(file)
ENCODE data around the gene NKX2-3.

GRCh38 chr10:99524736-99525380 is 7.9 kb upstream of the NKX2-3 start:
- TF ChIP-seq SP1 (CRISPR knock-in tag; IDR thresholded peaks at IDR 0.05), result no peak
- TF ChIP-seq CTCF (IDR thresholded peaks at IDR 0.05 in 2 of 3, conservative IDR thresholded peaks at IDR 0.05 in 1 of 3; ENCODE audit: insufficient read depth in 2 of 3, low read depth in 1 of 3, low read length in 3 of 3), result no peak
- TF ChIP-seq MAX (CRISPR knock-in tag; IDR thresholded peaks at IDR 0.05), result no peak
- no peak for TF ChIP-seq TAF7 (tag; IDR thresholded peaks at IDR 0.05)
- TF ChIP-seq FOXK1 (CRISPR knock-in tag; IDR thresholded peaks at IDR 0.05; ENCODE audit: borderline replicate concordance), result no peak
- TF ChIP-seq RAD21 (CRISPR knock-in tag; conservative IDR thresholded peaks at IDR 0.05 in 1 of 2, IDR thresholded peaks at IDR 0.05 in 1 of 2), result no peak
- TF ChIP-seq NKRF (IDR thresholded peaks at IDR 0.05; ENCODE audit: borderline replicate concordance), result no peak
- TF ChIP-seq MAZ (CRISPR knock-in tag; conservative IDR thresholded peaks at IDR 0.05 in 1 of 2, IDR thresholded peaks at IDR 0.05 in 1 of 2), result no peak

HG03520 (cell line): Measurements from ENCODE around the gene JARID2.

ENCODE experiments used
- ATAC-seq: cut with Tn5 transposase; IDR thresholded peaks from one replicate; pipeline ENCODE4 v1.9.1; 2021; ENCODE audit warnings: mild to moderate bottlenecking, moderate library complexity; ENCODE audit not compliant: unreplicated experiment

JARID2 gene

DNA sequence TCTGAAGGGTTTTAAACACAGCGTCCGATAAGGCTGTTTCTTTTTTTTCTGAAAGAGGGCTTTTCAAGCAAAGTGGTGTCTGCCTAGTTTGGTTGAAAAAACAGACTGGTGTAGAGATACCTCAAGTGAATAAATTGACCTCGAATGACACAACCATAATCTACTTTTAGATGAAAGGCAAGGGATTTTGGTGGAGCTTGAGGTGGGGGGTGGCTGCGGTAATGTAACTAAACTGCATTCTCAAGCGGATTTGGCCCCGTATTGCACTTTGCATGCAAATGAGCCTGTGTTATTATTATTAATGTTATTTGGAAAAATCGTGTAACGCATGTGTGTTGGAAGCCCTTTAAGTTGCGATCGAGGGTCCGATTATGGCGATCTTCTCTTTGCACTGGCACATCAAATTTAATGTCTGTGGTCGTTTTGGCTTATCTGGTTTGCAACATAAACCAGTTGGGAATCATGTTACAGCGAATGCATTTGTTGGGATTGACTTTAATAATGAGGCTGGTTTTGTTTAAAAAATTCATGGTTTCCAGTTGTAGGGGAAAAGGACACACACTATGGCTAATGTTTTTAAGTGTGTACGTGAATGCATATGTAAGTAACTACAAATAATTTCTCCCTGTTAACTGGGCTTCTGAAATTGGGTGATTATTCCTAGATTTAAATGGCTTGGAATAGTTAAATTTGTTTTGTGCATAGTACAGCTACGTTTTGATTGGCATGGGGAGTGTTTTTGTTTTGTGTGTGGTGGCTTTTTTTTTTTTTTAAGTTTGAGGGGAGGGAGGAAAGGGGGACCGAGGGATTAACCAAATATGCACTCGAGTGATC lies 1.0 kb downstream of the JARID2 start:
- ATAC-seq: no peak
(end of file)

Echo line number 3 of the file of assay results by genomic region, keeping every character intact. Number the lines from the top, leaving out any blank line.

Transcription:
- TF ChIP-seq SP1 (CRISPR knock-in tag; IDR thresholded peaks at IDR 0.05), result no peak